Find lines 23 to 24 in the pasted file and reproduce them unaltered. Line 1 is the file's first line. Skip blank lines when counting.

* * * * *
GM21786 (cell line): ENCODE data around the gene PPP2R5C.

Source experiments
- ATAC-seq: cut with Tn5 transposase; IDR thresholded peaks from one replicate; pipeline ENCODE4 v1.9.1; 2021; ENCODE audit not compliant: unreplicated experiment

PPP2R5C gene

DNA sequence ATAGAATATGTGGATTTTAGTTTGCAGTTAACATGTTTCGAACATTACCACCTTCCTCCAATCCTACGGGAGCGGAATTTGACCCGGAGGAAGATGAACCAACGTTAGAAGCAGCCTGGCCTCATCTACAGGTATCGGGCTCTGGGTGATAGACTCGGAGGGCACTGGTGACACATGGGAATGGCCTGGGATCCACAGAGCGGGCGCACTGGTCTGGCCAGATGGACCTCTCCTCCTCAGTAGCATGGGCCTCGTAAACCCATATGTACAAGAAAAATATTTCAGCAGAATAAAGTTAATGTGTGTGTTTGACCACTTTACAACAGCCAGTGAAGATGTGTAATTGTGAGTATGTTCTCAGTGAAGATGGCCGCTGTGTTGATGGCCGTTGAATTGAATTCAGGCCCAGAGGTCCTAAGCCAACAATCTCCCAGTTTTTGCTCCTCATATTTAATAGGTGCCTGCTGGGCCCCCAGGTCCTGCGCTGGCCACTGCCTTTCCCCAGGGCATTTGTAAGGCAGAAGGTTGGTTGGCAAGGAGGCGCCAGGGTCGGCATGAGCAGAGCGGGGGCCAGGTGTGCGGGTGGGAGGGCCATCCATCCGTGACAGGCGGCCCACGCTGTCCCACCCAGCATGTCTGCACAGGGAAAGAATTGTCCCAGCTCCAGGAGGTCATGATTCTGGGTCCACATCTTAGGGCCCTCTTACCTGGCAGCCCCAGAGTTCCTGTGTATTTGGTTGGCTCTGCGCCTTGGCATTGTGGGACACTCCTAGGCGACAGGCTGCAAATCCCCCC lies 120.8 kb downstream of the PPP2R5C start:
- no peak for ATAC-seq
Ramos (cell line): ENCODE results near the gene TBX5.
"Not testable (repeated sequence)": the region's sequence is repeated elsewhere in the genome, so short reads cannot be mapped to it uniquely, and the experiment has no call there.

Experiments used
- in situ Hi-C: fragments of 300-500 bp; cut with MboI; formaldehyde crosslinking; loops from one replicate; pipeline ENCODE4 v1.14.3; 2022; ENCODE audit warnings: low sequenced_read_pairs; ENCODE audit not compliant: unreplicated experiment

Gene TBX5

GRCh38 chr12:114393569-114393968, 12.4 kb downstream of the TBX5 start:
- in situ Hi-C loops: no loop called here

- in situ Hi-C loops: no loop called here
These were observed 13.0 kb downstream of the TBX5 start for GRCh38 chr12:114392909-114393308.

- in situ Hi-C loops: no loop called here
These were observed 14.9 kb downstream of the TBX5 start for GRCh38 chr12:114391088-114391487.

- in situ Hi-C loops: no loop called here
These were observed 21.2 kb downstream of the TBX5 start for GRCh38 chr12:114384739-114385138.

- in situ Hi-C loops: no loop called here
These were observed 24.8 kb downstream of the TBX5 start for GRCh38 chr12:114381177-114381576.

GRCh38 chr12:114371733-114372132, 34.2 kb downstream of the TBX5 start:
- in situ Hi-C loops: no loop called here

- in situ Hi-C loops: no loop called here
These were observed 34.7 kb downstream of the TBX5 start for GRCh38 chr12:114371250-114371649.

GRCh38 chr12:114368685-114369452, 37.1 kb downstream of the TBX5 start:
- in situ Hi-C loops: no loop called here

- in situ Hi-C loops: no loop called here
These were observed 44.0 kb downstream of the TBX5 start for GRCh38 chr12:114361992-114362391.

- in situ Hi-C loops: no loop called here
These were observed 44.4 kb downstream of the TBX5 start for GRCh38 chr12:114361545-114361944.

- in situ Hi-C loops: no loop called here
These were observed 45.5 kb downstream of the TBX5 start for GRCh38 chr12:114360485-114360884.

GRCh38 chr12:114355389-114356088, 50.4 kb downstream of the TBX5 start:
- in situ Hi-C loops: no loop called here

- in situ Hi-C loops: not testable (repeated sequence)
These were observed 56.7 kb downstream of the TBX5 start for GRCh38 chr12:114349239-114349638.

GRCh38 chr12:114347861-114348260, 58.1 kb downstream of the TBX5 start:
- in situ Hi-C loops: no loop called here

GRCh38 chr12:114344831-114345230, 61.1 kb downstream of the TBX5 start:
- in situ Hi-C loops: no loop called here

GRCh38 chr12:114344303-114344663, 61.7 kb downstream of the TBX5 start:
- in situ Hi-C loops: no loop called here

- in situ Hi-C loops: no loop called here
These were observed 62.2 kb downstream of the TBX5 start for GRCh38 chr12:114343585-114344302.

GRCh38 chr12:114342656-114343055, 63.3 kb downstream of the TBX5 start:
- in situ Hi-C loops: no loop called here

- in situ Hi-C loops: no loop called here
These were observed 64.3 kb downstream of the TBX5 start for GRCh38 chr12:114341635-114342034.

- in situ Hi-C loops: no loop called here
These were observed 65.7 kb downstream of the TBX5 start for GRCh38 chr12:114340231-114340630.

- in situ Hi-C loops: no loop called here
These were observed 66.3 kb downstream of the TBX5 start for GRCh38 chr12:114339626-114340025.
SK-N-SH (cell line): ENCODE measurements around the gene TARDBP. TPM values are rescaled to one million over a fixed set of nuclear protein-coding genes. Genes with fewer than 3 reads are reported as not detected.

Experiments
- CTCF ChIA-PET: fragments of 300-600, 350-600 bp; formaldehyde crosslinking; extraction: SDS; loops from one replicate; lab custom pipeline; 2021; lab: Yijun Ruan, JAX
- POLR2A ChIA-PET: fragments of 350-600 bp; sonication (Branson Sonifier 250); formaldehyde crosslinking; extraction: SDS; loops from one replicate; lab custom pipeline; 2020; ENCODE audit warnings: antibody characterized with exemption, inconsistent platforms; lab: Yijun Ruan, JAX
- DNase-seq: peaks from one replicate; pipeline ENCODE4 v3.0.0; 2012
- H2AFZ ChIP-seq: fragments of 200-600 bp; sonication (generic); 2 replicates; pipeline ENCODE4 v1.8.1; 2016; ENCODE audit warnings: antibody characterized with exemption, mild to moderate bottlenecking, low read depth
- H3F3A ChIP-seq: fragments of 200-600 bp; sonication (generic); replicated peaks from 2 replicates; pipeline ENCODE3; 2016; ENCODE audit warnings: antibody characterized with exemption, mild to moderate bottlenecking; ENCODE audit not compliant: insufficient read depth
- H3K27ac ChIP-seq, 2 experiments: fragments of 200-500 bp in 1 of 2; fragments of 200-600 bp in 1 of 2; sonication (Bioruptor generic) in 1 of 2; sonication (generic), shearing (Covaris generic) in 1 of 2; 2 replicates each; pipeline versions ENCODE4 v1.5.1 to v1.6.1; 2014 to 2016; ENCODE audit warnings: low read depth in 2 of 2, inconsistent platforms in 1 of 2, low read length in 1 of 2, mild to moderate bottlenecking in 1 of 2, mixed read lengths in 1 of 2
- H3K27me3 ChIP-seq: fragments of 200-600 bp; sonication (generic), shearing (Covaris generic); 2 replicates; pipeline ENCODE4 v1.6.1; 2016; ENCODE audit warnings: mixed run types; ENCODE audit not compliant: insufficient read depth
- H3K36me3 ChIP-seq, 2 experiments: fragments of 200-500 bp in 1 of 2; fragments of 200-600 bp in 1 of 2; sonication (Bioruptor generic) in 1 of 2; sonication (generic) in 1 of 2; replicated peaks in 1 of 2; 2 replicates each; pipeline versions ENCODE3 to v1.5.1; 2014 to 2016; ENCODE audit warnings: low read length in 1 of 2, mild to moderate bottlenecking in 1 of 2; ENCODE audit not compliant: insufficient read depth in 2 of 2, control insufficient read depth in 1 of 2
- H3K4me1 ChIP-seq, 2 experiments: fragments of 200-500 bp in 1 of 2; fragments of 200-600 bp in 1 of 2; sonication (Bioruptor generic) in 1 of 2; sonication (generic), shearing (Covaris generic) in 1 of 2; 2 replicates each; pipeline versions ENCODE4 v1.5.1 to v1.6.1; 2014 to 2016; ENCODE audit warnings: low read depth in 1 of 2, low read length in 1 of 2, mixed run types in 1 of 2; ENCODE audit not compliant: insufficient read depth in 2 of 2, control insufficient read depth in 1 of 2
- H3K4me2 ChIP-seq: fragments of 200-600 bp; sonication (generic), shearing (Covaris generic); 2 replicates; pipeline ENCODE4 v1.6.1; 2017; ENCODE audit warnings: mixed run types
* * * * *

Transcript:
- in situ Hi-C loops: no loop called here

- in situ Hi-C loops: no loop called here